The French presidential candidates, from top, left to right: Nathalie Arthaud, Nicolas Dupont-Aignan, Anne Hidalgo, Yannick Jadot, Jean Lassalle, Marine Le Pen, Emmanuel Macron, Jean-Luc Melenchon, Valerie Pecresse, Philippe Poutou, Fabien Roussel and Eric Zemmour. AFP
A total of 12 candidates managed to muster the 500 endorsements from elected French officials needed to enter the race.
The top two in the first round will face off in a second-round run-off on April 24.
AFP looks at all of them, from the frontrunner, President Emmanuel Macron, to an eccentric former shepherd from the Pyrenees mountains.
FAR RIGHT: Marine Le Pen
The veteran far-right leader is making her third attempt for the presidency after reaching the second round in 2017, with her political future widely seen as on the line in this year's polls.
Rather than holding flashy rallies, the 53-year-old has opted for low-key grassroots campaigning while seeking to cast herself as more mainstream, moderate and competent than her far-right rivals and even her former self.
The ex-journalist, TV pundit and best-selling author has a major national following thanks to his anti-Islam and anti-immigration views, which has enabled him to draw away supporters from Le Pen and the mainstream right.
As a political newcomer, the 63-year-old enjoyed a surge in the polls last October, but gaffes and his uncompromising style have seen him slip significantly behind Le Pen, according to surveys.
The eurosceptic head of the "Rise Up France" party is a pugnacious mayor of a Paris suburb who bubbles up in French public life every five years at presidential election time.
He has promised to crack down on migration and give "a kick in the butt to the lazy, slackers and free riders", but has been largely drowned out by Le Pen and Zemmour.
RIGHT : Valerie Pecresse
The head of the Greater Paris region surprised many by winning the primary for the conservative Republicans party, becoming its first female candidate in a presidential election.
The former budget minister has accused Macron of overspending and being soft on crime, but her campaign has struggled to gain traction and a disastrous first major rally in February dented her credibility.
CENTRE: Emmanuel Macron
In power since 2017 when he won the presidency in his first ever election, the 44-year-old pro-European was already the favourite at the turn of the year but the war in Ukraine has raised his chances further.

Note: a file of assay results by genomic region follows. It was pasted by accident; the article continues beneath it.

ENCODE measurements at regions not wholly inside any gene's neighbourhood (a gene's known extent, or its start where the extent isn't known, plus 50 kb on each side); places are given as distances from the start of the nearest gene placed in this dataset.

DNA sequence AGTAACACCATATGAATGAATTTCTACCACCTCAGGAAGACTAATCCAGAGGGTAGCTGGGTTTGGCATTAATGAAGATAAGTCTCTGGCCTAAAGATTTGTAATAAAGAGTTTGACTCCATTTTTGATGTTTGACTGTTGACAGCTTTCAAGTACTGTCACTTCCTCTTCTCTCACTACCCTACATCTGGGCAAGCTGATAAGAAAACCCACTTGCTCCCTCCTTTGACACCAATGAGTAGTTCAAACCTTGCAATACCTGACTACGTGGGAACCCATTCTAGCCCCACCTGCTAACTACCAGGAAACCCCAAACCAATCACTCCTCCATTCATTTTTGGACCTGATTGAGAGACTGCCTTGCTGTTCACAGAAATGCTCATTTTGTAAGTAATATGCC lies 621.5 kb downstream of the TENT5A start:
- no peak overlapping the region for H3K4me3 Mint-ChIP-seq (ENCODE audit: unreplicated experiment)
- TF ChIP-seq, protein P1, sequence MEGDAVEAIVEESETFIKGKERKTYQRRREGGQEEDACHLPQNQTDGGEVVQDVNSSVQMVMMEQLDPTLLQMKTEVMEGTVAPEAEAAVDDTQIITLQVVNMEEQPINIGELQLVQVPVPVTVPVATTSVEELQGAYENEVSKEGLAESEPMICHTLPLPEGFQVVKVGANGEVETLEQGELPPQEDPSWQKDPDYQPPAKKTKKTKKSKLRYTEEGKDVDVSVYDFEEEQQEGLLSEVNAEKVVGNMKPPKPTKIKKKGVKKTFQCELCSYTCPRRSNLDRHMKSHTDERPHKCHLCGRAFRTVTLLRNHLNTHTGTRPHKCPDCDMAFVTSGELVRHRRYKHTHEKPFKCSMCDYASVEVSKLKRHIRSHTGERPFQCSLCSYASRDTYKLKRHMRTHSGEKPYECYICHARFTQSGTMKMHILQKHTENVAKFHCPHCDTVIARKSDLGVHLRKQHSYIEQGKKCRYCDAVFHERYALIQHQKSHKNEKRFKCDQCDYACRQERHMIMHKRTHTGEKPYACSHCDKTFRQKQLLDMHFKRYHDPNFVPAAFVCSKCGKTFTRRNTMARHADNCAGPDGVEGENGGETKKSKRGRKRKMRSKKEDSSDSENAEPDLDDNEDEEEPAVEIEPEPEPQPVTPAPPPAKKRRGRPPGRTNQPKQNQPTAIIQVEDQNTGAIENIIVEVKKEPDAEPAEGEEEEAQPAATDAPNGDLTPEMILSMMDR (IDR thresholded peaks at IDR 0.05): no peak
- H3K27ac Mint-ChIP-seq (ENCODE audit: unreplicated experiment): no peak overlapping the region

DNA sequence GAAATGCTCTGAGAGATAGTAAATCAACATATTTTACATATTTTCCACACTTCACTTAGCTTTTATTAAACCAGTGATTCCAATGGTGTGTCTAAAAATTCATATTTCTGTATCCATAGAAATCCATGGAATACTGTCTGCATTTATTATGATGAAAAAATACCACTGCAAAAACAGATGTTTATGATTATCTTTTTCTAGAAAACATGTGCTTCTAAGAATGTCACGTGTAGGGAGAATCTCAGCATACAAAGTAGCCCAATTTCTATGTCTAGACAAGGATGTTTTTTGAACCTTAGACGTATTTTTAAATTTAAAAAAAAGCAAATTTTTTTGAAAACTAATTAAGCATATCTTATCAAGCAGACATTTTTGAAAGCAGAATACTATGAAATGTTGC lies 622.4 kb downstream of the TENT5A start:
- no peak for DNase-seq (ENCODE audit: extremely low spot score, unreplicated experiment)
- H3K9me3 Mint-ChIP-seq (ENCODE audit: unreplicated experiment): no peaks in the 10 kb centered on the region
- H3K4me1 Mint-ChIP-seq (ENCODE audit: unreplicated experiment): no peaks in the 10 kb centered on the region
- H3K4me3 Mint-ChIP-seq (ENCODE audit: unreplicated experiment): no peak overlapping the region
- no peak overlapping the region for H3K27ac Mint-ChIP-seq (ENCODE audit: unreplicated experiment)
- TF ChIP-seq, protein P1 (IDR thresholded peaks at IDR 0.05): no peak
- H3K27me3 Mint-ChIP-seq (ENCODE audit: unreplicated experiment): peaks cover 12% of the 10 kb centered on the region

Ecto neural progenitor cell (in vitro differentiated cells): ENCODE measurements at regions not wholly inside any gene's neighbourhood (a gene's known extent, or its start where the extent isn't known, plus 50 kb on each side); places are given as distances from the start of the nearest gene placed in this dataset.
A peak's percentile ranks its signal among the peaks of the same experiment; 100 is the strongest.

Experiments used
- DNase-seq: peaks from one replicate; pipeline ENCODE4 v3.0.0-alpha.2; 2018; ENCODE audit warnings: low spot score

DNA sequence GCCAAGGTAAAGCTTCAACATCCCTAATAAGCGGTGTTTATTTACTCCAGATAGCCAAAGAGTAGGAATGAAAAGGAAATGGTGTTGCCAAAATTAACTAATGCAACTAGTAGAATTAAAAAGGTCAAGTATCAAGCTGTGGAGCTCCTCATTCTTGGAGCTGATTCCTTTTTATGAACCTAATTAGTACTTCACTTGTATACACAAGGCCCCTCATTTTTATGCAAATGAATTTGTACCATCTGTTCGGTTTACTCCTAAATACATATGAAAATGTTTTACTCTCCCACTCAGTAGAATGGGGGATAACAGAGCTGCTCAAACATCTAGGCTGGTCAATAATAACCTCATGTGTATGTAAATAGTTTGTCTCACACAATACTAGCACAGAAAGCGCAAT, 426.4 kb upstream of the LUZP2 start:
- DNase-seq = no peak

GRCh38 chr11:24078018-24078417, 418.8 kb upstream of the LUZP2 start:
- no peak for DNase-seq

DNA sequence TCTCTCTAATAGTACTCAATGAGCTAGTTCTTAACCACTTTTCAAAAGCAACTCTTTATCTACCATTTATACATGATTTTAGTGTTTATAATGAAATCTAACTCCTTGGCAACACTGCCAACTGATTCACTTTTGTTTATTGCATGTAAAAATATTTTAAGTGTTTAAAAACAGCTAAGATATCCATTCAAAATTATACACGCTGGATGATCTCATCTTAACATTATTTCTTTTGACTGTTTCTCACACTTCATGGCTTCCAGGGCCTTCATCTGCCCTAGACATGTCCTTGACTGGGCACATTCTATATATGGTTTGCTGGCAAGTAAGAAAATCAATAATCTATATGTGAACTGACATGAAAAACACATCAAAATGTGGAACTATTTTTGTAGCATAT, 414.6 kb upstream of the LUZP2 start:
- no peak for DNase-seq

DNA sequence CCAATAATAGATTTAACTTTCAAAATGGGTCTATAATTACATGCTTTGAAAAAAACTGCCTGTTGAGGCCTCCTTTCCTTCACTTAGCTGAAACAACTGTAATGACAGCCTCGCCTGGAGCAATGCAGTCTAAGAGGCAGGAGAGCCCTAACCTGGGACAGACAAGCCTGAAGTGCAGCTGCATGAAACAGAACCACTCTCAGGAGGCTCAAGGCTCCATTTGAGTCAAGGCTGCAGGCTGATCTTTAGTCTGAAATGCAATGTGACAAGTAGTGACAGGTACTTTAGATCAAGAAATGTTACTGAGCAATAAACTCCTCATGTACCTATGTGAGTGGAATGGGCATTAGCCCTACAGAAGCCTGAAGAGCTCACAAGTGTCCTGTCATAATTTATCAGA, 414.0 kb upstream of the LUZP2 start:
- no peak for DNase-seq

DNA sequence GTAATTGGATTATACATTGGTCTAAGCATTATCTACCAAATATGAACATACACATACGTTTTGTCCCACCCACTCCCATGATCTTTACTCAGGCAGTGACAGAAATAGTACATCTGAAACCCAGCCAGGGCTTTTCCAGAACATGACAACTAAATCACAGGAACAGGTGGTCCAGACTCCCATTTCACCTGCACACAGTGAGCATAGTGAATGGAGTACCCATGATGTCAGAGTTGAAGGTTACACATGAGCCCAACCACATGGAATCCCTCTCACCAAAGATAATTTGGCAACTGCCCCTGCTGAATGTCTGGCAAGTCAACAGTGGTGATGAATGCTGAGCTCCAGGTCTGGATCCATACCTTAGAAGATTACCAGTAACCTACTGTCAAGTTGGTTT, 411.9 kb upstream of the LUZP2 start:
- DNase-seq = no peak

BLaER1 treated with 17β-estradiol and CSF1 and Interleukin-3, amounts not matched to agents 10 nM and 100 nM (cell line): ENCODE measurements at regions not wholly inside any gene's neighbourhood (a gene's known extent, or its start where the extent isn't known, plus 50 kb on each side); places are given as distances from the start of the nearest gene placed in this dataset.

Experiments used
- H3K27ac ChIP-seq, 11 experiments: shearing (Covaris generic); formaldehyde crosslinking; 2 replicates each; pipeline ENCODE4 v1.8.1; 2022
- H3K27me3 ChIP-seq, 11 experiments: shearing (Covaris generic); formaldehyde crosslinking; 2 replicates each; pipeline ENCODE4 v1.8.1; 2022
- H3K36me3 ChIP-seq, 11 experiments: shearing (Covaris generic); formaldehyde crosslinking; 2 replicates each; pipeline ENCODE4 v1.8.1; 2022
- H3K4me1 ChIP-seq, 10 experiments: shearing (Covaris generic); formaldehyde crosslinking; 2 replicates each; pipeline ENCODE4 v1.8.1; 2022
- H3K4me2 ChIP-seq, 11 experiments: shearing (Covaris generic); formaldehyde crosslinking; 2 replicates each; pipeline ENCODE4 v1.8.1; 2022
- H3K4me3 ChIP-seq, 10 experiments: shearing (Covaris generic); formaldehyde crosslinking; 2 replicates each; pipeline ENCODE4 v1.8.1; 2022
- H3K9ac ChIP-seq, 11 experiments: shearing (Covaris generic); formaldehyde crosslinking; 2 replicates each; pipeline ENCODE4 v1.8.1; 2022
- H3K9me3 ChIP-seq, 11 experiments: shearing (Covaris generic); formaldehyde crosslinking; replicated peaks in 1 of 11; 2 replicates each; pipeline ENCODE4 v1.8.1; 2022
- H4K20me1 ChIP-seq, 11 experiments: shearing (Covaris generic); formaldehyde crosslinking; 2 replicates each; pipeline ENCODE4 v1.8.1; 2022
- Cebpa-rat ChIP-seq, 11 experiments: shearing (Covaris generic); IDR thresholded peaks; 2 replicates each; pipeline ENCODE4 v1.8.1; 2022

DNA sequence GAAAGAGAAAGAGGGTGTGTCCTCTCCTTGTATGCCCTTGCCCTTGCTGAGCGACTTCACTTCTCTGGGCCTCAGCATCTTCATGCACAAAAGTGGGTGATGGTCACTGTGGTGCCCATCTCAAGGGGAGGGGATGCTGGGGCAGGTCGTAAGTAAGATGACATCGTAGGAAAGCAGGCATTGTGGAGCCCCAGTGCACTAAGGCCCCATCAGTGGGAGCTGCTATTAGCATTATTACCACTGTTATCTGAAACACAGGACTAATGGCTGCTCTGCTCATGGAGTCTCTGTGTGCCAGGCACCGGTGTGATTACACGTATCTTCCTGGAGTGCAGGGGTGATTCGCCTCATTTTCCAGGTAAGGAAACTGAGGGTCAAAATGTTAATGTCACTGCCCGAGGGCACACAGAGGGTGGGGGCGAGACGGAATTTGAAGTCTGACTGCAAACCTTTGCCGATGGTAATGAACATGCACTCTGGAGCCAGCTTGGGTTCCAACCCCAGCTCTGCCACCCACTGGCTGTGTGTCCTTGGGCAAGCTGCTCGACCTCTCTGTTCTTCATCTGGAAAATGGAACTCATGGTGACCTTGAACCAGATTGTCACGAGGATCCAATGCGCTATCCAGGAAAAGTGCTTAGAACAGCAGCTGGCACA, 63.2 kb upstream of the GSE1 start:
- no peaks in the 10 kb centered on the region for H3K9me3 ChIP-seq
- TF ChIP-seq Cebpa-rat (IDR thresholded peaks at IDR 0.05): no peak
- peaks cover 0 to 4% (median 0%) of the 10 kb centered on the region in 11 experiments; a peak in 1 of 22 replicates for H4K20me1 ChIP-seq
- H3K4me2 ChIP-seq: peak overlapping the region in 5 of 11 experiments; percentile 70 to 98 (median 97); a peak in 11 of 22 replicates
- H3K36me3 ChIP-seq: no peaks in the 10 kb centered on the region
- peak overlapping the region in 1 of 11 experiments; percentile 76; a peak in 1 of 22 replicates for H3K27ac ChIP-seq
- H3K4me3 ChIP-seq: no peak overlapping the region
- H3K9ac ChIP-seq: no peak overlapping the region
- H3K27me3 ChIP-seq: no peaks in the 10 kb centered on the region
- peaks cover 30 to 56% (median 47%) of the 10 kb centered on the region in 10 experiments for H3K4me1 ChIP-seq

Seen as having drifted rightwards during his term, he is promising more tax cuts, benefits reform and a raise in the retirement age if he becomes the first French president to be re-elected in 20 years.
LEFT: Anne Hidalgo
The mayor of Paris took on the task of trying to revive the fortunes of the floundering Socialist Party after it was trounced in the 2017 presidential and parliamentary elections.
The soft spoken 62-year-old has rarely convinced and appeared to be looking for a way out at the end of last year, with polls suggesting she could be on course to score under 5.0 percent.
The former Greenpeace campaigner is hoping to transform the dazzling success the Greens enjoyed in local elections two years ago, saying the French are ready to embrace an environmental revolution.
He is pushing what he calls pragmatic policies to combat climate change instead of the more radical solutions sought by some in his party, but polls show him struggling to make double-digits.
FAR LEFT: Jean-Luc Melenchon
A political veteran famous for his tirades against globalisation and the "elites," the former Trotskyist is polling the strongest among the left-wing candidates.
A forceful speaker and debater, he is gaining momentum in the run-up to the election and his chances of making it into the second round run-off are being taken seriously.
The charismatic leader of France's Communist Party has seen his single-digit poll numbers mount in recent weeks, though his party remains a shadow of its former self in the post-war glory days.
Roussel has promised to increase taxes on companies and the highest earners as well as nationalise big banks and energy giants.
An self-styled voice of the workers and scourge of professional politicians, the former Ford factory worker insulted fellow candidates during a TV debate in 2017 and refused to take part in a joint photo.
He is standing for the New Anti-Capitalist Party with a campaign promising to disarm the police and rebuild France's public administration.
A low-key and bookish former teacher who is standing for the Workers' Struggle party in her third tilt at the presidency.
The Trotskyist is promising a huge hike in the minimum wage, a ban on job cuts and retirement at 60, but like all the other fringe candidates has made little impact on the campaign so far.
RURALIST: Jean Lassalle
The eccentric MP from the southwest Pyrennees mountain region is a former shepherd known for his strong regional accent and passionate defence of rural communities.
Viewed affectionately by many French people, he stands almost no chance in the presidential vote but will probably retain his seat in parliament if he stands in elections in June.